PHOENIX – No additional charges will be filed in an investigation of allegations that football players at a metro Phoenix high school physically and sexually abused younger teammates.
Three students were charged with crimes last year stemming from the abuse scandal at Hamilton High School in the suburb of Chandler.
On Wednesday, Maricopa County Attorney Bill Montgomery said that he can’t file additional charges because many victims, witnesses or their parents wouldn’t cooperate with investigators.
“Parents just refused to give their children permission to talk to law enforcement,” said Maricopa County Attorney Bill Montgomery.
Montgomery also says there’s not enough evidence to bring charges against school officials accused of failing to alert authorities about the alleged abuses.
Authorities say at least four players were assaulted and that one player had his pants and underwear forced down and was spanked on the rear end.
Montgomery gives decision not to file charges against 3 adults involved in Hamilton HS investigation,not enough evidence/witness cooperation pic.twitter.com/3F0hfDTXkA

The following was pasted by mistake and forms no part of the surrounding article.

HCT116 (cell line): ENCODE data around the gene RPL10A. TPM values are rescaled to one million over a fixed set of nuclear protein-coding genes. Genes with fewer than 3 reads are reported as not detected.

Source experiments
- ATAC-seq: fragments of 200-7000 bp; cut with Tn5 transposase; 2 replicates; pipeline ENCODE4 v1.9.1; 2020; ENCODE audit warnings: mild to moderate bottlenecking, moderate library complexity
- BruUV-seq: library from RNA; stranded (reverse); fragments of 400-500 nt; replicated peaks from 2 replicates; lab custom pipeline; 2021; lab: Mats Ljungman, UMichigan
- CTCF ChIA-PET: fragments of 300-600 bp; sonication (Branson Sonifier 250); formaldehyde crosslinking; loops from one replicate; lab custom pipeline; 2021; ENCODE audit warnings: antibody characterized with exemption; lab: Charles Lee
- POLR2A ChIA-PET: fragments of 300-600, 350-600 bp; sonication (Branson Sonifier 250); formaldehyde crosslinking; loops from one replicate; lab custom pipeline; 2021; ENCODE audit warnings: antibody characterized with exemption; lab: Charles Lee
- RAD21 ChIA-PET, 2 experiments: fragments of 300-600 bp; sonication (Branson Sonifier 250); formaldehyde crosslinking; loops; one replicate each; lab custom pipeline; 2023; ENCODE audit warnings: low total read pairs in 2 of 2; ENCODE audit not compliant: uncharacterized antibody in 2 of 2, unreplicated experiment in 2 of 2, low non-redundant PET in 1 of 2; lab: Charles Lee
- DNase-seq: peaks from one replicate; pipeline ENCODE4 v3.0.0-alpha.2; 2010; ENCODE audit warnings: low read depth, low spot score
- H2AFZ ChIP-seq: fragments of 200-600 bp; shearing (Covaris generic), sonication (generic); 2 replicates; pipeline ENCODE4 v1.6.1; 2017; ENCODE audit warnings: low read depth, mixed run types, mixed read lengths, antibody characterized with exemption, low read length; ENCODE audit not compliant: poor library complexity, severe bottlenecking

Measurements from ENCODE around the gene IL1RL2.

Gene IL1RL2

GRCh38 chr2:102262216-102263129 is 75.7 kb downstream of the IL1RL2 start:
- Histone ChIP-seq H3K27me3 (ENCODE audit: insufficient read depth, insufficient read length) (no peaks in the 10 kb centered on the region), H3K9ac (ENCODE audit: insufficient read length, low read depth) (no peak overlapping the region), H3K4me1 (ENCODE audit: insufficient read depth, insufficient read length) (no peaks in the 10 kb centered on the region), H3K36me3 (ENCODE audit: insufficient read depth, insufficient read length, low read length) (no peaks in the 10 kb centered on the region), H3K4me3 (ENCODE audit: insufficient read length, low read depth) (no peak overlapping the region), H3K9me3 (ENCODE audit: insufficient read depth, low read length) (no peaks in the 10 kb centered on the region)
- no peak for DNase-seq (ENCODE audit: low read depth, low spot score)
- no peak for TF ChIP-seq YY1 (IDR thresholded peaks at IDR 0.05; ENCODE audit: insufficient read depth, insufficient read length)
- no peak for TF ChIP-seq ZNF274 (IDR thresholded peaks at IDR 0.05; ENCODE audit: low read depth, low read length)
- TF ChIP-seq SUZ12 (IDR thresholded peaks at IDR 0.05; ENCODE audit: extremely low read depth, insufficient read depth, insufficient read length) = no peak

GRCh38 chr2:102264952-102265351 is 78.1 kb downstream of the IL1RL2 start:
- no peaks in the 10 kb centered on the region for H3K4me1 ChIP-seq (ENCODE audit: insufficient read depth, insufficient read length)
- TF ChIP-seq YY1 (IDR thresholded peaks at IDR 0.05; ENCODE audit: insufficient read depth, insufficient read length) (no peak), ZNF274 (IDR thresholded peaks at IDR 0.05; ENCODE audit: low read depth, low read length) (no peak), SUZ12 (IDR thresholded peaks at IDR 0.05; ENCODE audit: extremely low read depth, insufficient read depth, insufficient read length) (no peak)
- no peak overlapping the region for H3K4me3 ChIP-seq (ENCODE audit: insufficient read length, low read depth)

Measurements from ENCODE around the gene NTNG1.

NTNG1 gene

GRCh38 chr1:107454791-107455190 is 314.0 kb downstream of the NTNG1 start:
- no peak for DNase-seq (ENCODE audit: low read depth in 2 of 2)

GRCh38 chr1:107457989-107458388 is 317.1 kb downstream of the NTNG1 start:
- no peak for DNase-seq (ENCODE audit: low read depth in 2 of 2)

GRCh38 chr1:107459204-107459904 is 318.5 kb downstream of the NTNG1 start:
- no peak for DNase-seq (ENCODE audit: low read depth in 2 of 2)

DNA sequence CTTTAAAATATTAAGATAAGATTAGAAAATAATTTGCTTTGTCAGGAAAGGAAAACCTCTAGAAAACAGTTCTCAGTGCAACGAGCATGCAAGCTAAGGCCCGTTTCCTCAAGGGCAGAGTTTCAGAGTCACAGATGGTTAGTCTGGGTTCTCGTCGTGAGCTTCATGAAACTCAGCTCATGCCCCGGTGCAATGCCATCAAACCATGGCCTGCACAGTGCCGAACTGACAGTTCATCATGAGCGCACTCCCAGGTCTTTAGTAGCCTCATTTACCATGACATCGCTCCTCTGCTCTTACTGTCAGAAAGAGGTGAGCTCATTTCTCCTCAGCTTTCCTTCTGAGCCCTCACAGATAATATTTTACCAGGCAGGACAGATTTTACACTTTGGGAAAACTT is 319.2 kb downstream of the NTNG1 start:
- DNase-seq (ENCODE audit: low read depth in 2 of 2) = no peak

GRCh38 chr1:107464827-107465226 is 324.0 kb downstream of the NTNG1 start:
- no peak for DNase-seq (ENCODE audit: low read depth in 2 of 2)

— MaricopaCounty Atty. (@marcoattorney) February 14, 2018
Of the three people arrested, Nathaniel Thomas was charged as an adult, and his attorney is seeking a plea deal. Montgomery said, however, it was unlikely Thomas would testify against the administrators, as part of a deal.
“We have no information to suggest that that could happen.” said Montgomery.
As the Statute of Limitations in this case is seven years, once a victim or witness turns 18, they can decide, on their own, to come to authorities with evidence, and reopen the case, even as an earlier plea for people to come forward fell on deaf ears.
“Well, it sends a terrible message that you’re going to place the integrity of a youth sports program above the safety of the participants,” said Montgomery. “It’s a misguided notion of loyalty.”
School District to implement changes
Meanwhile, Chandler Unified School District has made some changes, and added newly required training to protect kids from hazing in the future, including remodeled locker rooms, increased supervision, an anti-hazing training video, more training on inappropriate behavior, training on mandatory reporting, and an online survey.
As for the school’s principal and athletic director, school district officials say they are working at the district office, and their future with the high school has not been decided.
The Associated Press (AP) contributed to this report.